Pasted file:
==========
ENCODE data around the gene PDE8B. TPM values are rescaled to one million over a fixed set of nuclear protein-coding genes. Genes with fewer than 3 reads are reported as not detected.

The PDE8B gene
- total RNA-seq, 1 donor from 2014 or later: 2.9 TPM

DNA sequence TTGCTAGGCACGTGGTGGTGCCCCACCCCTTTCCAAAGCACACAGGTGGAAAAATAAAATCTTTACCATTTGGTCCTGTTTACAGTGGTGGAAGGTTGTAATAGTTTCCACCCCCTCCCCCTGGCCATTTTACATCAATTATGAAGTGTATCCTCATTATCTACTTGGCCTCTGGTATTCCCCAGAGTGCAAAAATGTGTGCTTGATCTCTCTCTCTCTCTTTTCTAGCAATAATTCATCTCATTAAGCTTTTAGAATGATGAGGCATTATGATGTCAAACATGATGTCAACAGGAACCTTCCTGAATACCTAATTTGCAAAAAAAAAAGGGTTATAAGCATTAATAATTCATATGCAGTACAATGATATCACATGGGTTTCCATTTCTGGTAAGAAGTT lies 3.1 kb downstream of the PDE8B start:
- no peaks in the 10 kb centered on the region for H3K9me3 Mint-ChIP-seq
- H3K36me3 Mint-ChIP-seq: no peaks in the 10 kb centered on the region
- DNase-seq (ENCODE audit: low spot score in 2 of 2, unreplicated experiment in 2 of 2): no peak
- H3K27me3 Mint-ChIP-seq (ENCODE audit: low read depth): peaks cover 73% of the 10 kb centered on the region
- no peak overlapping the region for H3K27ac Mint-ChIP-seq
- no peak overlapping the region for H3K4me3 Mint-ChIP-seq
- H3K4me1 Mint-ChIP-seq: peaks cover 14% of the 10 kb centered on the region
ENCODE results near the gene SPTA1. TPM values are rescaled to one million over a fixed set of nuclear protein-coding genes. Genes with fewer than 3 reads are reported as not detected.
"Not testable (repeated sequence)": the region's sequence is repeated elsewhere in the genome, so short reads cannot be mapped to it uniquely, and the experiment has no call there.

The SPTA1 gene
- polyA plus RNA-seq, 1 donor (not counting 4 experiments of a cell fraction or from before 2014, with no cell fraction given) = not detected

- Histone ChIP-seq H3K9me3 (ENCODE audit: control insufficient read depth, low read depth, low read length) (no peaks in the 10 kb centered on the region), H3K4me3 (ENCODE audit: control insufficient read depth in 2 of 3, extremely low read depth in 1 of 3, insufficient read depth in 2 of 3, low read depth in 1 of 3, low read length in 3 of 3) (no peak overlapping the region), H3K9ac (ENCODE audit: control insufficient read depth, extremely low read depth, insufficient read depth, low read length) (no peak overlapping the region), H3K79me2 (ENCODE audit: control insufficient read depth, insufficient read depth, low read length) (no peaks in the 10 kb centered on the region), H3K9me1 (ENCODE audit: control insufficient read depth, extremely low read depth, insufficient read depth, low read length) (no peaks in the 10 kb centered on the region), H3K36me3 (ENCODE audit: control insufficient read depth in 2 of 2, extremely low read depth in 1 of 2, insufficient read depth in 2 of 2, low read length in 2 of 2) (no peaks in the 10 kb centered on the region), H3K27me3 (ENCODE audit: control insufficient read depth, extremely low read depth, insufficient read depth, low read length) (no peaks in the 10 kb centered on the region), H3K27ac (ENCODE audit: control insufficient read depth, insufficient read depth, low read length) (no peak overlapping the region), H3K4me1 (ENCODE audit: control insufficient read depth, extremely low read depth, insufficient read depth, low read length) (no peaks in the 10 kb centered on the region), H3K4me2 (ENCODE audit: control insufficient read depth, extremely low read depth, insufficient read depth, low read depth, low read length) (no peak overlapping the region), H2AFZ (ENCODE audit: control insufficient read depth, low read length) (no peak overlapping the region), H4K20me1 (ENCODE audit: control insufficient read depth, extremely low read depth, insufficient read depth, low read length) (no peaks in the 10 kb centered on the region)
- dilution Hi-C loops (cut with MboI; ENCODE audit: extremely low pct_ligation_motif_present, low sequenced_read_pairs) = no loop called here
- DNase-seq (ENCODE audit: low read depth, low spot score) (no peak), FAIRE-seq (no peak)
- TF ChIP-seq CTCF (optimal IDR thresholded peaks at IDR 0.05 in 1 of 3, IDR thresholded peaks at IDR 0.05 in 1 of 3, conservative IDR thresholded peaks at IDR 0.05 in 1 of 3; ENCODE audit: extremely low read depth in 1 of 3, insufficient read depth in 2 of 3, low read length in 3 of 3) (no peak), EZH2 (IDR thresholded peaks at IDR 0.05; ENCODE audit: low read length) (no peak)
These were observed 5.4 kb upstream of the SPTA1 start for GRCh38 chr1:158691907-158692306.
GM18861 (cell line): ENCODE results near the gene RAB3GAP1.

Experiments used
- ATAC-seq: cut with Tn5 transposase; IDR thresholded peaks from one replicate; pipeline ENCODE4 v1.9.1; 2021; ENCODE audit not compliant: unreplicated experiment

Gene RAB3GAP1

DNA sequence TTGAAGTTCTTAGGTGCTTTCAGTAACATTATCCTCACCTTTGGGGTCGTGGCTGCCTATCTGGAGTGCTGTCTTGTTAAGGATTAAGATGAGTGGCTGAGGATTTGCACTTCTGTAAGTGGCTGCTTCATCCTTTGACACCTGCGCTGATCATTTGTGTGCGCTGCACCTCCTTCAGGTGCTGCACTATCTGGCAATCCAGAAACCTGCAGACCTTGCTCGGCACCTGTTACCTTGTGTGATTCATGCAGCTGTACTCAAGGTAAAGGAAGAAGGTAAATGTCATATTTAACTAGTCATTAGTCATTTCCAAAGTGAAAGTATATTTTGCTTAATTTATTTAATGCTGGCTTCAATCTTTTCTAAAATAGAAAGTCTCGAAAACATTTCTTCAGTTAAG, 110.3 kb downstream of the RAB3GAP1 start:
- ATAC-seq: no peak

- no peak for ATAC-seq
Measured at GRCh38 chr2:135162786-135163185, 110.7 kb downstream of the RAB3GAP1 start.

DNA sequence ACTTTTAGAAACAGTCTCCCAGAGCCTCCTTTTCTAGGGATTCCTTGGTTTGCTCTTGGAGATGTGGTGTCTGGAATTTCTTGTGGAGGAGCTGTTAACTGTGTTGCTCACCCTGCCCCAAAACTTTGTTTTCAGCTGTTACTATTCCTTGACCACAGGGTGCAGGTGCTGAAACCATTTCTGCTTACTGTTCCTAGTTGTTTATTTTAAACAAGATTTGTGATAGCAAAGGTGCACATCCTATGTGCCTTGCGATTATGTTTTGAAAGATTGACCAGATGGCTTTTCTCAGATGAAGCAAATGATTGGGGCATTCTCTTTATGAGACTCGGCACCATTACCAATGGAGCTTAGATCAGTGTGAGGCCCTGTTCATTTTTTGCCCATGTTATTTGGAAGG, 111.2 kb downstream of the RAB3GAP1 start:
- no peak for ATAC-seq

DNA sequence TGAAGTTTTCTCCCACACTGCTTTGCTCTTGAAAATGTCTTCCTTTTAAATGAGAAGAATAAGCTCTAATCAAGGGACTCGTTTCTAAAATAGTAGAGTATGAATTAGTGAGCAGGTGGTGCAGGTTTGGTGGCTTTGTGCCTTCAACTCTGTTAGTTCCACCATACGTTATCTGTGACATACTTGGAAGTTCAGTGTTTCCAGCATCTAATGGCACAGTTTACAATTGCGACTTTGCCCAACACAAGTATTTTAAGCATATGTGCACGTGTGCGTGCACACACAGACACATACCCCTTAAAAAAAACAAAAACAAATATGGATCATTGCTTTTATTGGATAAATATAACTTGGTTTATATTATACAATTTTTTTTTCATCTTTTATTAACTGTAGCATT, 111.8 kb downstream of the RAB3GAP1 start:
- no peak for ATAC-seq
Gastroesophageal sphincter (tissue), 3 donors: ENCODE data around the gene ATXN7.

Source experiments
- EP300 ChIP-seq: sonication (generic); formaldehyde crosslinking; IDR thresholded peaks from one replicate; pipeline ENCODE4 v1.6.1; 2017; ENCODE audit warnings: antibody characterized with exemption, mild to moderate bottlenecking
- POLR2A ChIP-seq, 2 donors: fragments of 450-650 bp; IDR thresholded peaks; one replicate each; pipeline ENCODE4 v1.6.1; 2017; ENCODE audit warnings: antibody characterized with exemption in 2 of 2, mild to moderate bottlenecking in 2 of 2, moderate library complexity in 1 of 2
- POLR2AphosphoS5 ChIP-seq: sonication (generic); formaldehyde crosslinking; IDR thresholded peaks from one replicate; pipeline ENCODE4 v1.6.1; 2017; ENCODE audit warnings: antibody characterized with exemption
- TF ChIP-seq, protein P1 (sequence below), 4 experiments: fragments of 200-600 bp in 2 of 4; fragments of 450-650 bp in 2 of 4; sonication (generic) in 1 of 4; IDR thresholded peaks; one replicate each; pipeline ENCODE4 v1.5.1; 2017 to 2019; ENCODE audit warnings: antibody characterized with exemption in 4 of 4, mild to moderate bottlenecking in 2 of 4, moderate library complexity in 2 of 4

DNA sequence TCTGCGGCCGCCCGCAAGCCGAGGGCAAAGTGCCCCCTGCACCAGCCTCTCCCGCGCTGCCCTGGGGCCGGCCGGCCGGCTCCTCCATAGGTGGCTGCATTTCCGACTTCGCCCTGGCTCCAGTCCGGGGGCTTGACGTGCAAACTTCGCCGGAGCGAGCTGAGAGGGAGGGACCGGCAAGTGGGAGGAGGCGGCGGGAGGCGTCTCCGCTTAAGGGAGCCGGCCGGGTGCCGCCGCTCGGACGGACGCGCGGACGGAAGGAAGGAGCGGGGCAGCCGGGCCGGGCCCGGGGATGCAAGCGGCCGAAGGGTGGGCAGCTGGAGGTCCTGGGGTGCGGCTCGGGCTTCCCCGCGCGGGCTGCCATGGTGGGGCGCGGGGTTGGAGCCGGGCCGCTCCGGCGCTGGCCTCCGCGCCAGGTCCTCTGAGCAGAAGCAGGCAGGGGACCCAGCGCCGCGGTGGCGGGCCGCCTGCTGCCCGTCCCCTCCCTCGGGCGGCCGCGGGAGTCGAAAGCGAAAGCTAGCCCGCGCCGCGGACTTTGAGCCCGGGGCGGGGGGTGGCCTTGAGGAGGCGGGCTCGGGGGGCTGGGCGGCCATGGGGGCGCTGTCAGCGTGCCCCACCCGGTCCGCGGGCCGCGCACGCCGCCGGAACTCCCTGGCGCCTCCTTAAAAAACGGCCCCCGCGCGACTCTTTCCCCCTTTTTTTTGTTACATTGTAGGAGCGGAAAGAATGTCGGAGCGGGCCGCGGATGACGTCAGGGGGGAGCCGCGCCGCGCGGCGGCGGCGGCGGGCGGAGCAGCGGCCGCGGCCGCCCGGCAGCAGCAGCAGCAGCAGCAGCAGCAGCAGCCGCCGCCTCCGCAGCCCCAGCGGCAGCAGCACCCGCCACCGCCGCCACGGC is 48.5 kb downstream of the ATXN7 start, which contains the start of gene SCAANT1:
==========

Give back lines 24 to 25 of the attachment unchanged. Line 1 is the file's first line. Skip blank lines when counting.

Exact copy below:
Gene RAB3GAP1

DNA sequence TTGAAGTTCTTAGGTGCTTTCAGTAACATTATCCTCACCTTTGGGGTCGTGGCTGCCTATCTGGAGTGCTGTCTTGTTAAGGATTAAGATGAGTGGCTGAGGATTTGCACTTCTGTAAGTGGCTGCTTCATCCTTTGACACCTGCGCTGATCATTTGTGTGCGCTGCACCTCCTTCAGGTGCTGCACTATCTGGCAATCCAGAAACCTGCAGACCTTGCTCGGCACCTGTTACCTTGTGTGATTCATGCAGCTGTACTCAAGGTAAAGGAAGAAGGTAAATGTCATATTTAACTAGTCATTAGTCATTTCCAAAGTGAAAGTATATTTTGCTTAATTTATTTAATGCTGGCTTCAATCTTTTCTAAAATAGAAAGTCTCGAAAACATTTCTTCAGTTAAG, 110.3 kb downstream of the RAB3GAP1 start: